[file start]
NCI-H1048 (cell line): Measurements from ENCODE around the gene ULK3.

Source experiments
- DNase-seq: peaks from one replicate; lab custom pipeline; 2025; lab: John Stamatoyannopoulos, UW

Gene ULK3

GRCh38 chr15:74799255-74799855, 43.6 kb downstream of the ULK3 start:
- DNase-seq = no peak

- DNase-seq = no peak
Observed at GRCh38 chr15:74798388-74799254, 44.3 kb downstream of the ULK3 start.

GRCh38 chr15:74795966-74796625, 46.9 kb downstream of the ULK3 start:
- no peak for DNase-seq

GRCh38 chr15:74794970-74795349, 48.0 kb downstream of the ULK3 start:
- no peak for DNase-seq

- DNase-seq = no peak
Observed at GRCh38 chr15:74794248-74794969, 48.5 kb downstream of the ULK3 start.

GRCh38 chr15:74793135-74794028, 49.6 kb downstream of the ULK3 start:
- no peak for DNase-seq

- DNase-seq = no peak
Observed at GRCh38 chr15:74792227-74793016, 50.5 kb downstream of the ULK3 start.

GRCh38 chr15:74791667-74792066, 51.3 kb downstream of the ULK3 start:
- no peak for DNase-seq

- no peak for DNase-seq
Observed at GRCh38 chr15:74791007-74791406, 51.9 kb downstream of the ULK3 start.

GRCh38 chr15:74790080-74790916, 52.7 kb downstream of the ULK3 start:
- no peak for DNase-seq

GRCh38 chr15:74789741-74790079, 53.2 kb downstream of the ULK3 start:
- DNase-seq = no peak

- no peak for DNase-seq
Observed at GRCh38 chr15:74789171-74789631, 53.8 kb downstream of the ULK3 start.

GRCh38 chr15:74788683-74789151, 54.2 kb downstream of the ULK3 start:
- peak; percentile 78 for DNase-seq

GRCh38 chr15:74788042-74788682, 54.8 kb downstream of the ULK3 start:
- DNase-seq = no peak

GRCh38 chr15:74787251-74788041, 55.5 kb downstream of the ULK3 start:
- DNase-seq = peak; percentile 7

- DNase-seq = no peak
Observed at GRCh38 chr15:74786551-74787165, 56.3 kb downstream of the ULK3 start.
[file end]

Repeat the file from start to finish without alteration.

NCI-H1048 (cell line): Measurements from ENCODE around the gene ULK3.

Source experiments
- DNase-seq: peaks from one replicate; lab custom pipeline; 2025; lab: John Stamatoyannopoulos, UW

Gene ULK3

GRCh38 chr15:74799255-74799855, 43.6 kb downstream of the ULK3 start:
- DNase-seq = no peak

- DNase-seq = no peak
Observed at GRCh38 chr15:74798388-74799254, 44.3 kb downstream of the ULK3 start.

GRCh38 chr15:74795966-74796625, 46.9 kb downstream of the ULK3 start:
- no peak for DNase-seq

GRCh38 chr15:74794970-74795349, 48.0 kb downstream of the ULK3 start:
- no peak for DNase-seq

- DNase-seq = no peak
Observed at GRCh38 chr15:74794248-74794969, 48.5 kb downstream of the ULK3 start.

GRCh38 chr15:74793135-74794028, 49.6 kb downstream of the ULK3 start:
- no peak for DNase-seq

- DNase-seq = no peak
Observed at GRCh38 chr15:74792227-74793016, 50.5 kb downstream of the ULK3 start.

GRCh38 chr15:74791667-74792066, 51.3 kb downstream of the ULK3 start:
- no peak for DNase-seq

- no peak for DNase-seq
Observed at GRCh38 chr15:74791007-74791406, 51.9 kb downstream of the ULK3 start.

GRCh38 chr15:74790080-74790916, 52.7 kb downstream of the ULK3 start:
- no peak for DNase-seq

GRCh38 chr15:74789741-74790079, 53.2 kb downstream of the ULK3 start:
- DNase-seq = no peak

- no peak for DNase-seq
Observed at GRCh38 chr15:74789171-74789631, 53.8 kb downstream of the ULK3 start.

GRCh38 chr15:74788683-74789151, 54.2 kb downstream of the ULK3 start:
- peak; percentile 78 for DNase-seq

GRCh38 chr15:74788042-74788682, 54.8 kb downstream of the ULK3 start:
- DNase-seq = no peak

GRCh38 chr15:74787251-74788041, 55.5 kb downstream of the ULK3 start:
- DNase-seq = peak; percentile 7

- DNase-seq = no peak
Observed at GRCh38 chr15:74786551-74787165, 56.3 kb downstream of the ULK3 start.